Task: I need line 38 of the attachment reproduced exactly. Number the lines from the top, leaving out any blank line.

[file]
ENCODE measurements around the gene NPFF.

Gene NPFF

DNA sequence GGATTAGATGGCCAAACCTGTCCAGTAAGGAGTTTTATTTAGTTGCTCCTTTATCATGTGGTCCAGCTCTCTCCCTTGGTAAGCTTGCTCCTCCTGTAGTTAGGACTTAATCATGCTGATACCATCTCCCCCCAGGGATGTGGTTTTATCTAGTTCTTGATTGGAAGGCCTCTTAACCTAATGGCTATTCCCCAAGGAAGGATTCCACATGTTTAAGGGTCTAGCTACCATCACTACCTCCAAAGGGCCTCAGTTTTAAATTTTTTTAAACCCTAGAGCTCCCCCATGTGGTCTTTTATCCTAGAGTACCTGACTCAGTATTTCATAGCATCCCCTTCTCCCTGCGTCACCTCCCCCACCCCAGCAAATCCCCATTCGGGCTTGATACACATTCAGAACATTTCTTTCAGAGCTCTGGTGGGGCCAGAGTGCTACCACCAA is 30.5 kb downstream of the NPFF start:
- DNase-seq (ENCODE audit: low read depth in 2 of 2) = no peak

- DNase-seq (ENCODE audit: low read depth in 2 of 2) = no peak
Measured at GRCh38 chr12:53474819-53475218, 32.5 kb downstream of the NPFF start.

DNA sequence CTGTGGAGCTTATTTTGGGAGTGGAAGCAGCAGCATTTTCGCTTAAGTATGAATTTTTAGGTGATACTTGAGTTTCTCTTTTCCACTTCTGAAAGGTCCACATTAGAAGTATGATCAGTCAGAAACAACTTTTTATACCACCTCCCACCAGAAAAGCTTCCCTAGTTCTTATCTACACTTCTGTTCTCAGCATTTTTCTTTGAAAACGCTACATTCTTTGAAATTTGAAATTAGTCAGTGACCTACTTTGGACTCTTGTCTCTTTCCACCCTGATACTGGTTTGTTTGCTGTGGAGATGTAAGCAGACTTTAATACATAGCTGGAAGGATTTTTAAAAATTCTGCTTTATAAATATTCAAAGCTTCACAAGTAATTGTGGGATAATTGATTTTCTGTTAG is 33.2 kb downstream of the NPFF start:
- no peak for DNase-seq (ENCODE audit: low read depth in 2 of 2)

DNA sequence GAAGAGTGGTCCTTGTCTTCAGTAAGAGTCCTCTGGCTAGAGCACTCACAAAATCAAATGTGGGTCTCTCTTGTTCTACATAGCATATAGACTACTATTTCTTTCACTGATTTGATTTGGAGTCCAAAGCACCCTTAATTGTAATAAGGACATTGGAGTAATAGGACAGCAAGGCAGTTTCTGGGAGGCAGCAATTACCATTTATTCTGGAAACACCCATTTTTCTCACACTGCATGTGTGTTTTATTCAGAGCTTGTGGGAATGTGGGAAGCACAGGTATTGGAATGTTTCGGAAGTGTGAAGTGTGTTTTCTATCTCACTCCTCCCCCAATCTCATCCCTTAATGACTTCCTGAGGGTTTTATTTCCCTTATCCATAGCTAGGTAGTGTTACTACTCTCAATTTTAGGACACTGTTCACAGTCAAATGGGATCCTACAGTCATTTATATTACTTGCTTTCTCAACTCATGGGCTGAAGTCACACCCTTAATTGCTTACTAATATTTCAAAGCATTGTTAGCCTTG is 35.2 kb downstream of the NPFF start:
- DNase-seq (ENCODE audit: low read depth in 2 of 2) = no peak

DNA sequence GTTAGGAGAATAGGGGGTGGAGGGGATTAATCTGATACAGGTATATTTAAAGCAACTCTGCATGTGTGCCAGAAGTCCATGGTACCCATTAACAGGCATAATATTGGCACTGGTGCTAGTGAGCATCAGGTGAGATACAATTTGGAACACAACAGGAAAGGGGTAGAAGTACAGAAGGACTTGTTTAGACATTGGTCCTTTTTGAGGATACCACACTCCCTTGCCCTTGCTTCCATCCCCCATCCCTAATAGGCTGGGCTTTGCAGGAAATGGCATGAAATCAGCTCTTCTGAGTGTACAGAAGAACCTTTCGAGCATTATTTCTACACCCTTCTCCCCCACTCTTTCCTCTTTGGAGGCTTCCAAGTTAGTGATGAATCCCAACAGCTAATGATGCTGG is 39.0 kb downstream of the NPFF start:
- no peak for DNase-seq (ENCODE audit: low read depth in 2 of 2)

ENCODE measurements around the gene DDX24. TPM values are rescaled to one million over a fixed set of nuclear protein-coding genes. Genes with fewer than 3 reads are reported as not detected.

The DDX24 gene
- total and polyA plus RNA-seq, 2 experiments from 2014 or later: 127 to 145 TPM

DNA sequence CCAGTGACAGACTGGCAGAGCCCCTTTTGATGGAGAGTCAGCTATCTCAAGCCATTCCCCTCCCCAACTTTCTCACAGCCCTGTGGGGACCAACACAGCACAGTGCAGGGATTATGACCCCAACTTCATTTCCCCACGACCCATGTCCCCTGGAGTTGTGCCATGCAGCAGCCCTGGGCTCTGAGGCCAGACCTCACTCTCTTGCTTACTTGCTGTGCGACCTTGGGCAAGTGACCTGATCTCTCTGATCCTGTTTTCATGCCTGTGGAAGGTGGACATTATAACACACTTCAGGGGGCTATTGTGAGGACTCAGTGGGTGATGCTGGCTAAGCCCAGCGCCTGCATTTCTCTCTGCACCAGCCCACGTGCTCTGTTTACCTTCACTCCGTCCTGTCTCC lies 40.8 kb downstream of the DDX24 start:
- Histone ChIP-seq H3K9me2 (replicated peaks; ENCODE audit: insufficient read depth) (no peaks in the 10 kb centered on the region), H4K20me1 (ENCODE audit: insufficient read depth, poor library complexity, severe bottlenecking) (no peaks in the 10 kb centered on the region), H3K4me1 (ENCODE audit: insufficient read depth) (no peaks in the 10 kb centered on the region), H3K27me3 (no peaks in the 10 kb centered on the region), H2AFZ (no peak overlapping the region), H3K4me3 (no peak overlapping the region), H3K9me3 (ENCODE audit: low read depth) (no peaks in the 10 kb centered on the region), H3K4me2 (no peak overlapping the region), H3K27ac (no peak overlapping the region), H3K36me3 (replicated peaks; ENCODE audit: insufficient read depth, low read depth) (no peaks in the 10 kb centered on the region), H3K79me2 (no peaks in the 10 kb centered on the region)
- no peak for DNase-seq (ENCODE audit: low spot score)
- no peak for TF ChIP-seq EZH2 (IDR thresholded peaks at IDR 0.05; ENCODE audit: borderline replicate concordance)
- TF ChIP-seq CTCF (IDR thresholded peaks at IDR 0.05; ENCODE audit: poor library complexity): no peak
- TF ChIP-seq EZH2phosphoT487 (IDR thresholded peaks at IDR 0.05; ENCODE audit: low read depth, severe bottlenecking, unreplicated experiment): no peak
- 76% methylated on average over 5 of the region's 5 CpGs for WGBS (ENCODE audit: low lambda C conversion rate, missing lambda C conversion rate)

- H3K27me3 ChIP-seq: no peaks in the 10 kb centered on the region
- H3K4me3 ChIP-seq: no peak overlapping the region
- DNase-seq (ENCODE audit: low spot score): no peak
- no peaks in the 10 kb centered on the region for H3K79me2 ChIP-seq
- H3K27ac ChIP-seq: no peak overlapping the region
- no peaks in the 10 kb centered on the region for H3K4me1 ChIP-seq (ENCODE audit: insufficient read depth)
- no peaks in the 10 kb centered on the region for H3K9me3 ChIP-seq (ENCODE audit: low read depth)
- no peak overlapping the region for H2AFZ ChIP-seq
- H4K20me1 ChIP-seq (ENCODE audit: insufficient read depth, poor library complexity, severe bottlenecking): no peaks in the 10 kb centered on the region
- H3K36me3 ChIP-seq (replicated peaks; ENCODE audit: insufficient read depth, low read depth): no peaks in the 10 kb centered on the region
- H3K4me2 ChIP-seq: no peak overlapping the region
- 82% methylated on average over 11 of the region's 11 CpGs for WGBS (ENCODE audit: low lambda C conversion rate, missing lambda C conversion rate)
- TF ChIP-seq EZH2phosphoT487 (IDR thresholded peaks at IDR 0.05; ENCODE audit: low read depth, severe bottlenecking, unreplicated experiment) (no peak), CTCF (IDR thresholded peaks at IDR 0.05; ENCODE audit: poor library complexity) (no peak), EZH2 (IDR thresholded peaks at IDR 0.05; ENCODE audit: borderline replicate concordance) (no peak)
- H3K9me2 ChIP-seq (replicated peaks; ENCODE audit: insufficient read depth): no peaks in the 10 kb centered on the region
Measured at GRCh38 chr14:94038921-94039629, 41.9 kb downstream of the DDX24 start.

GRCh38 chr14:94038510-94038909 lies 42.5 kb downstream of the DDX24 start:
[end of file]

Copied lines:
GRCh38 chr14:94038510-94038909 lies 42.5 kb downstream of the DDX24 start: